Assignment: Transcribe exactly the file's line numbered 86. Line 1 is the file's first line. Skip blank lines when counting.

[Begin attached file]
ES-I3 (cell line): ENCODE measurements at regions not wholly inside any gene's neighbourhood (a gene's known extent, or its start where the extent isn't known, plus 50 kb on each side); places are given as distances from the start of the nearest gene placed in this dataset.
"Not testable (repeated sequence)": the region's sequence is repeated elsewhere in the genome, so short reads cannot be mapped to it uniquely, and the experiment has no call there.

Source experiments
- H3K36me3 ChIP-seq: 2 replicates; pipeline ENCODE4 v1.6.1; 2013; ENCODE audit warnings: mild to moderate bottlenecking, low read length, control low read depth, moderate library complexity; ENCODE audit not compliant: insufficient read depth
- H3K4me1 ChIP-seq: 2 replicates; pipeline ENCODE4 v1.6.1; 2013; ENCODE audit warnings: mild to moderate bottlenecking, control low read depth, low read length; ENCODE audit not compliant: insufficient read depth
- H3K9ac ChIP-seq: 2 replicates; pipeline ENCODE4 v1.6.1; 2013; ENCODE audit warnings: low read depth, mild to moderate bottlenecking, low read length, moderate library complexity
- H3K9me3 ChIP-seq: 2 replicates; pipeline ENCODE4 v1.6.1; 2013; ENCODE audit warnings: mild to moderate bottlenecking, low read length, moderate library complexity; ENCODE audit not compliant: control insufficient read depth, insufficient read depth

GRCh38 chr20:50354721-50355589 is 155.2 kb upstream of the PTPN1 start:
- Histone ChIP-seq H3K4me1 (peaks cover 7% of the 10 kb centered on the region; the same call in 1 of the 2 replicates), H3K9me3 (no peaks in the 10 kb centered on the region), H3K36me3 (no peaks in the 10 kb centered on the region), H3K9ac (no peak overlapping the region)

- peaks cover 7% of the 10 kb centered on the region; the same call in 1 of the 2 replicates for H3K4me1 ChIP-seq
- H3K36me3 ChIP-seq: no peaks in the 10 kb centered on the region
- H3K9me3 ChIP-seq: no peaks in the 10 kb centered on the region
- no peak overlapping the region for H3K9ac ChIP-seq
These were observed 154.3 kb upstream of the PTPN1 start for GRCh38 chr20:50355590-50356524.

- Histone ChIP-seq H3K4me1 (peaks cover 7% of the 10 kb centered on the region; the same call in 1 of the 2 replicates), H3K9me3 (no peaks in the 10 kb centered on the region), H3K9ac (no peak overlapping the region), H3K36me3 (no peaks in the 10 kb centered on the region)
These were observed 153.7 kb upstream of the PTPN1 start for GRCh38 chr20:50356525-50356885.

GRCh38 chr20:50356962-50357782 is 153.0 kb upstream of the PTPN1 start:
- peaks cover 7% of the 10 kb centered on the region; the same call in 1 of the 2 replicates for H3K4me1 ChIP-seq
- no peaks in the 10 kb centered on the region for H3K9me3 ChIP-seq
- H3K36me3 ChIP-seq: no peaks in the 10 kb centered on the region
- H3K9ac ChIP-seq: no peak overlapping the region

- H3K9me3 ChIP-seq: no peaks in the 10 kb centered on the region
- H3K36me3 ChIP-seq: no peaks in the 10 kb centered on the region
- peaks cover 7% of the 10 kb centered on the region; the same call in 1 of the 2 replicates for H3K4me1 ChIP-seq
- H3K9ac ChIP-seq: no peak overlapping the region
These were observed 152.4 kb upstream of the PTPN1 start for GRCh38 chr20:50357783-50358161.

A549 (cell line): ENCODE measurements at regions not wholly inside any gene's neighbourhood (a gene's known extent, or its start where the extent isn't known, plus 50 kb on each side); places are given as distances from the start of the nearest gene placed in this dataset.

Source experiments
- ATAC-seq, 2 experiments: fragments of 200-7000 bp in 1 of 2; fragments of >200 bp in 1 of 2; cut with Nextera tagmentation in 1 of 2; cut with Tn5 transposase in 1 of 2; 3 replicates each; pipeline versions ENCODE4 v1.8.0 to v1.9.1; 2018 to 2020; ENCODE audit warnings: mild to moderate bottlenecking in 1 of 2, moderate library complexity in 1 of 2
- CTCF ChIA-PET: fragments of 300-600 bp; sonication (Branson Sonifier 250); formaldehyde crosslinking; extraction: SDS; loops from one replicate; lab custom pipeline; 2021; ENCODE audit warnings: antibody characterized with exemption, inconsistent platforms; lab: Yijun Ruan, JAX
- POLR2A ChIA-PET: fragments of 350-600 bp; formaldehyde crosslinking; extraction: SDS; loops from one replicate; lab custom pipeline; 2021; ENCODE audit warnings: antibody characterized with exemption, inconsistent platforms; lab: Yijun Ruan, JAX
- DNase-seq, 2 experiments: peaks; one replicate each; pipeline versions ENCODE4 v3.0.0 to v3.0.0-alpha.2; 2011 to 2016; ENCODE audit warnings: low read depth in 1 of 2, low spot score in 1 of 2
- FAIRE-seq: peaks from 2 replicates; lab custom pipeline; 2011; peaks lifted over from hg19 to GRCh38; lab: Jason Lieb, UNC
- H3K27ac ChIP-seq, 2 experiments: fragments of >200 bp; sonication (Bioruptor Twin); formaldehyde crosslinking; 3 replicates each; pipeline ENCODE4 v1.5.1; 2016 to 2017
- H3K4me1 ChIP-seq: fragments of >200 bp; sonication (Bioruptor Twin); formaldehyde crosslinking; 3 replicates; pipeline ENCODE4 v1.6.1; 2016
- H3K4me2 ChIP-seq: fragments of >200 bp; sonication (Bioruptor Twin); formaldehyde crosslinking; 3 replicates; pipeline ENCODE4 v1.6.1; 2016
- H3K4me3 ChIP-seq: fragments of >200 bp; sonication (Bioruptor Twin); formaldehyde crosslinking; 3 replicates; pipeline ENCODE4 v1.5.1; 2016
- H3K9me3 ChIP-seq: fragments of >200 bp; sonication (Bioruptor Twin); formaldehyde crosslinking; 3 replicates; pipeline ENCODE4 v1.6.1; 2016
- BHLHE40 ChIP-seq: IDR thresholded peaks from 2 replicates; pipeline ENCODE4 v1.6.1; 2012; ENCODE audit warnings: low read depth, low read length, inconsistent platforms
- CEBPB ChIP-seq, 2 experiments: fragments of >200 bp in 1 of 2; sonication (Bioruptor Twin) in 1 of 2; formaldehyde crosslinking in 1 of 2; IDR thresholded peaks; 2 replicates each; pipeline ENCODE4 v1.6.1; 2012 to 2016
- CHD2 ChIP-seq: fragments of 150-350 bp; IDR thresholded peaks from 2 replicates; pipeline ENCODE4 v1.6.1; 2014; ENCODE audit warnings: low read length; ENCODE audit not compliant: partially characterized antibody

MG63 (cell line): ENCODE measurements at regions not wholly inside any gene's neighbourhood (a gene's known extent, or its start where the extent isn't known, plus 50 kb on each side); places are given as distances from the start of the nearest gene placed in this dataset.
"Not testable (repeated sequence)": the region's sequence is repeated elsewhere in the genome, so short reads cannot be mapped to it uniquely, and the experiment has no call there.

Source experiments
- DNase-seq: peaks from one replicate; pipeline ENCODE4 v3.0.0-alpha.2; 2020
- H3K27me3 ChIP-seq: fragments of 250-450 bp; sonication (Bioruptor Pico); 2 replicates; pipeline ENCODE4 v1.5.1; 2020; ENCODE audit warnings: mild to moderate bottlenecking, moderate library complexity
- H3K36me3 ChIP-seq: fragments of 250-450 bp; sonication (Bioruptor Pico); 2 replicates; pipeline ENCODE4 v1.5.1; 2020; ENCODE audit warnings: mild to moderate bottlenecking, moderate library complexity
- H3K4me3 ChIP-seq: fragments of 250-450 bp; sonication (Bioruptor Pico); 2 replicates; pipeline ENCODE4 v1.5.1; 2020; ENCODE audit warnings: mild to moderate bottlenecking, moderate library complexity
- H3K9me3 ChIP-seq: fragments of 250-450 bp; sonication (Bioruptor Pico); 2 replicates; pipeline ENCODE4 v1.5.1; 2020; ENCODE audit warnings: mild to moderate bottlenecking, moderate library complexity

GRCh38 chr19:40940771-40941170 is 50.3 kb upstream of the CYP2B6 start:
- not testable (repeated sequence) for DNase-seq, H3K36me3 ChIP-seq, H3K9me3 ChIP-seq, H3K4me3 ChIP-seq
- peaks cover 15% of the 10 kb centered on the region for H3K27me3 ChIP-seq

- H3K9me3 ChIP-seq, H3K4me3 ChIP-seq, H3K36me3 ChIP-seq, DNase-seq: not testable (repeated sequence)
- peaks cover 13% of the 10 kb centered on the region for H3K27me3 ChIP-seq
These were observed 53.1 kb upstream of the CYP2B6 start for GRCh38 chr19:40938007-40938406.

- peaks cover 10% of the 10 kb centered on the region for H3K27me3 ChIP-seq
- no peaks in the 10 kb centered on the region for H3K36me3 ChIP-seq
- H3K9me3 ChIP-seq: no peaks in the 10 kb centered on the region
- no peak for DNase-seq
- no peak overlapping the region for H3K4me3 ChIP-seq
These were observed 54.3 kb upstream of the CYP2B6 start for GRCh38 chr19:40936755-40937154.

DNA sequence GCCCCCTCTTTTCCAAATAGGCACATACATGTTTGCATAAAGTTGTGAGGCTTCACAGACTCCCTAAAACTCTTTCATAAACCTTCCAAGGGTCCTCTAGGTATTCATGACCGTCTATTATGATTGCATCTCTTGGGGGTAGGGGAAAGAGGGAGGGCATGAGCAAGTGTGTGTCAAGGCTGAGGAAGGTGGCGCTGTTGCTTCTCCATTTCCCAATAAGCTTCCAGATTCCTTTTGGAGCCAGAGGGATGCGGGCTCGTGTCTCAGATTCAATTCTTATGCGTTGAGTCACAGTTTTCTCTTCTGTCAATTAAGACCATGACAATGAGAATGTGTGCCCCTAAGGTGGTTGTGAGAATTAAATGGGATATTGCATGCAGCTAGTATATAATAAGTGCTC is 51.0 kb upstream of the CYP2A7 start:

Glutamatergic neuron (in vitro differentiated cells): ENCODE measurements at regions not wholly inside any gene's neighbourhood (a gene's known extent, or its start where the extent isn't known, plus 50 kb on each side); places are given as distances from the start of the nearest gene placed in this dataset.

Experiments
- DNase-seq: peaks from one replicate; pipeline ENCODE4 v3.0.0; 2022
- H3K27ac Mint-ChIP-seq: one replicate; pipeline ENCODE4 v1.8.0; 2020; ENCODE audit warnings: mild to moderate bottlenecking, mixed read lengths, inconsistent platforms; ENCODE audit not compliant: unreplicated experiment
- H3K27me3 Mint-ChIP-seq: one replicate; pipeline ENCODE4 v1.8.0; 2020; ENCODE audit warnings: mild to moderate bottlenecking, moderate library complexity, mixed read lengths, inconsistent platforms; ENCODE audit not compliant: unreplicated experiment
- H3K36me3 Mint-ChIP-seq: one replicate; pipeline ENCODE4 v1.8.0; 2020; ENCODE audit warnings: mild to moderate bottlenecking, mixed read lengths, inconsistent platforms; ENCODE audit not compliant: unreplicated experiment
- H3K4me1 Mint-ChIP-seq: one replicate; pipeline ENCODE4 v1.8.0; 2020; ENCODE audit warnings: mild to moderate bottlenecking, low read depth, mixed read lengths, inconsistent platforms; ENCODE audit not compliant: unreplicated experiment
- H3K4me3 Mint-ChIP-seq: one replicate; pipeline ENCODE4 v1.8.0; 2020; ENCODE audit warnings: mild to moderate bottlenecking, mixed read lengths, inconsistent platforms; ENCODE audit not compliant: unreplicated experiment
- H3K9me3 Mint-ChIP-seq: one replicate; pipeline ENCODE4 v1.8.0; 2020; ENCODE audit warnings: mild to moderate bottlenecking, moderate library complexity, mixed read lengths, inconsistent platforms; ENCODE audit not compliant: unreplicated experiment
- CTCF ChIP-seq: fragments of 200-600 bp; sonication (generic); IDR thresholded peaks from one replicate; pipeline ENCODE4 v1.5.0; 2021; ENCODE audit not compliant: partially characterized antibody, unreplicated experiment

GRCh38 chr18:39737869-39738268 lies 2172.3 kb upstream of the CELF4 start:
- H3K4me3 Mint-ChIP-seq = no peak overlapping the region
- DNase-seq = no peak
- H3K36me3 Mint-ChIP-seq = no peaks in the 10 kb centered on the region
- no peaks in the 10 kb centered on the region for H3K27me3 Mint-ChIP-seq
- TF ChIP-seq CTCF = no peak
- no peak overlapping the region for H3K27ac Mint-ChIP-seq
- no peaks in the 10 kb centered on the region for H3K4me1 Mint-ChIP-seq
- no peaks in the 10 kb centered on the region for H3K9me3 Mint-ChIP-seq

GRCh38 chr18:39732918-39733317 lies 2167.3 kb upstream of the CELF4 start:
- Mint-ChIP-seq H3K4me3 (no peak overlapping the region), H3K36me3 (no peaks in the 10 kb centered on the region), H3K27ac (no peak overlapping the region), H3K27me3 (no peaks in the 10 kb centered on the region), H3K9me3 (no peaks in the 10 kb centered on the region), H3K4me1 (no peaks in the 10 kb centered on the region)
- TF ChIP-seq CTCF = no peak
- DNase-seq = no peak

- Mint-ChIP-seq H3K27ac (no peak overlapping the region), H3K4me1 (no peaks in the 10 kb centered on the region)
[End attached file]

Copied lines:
- Mint-ChIP-seq H3K27ac (no peak overlapping the region), H3K4me1 (no peaks in the 10 kb centered on the region)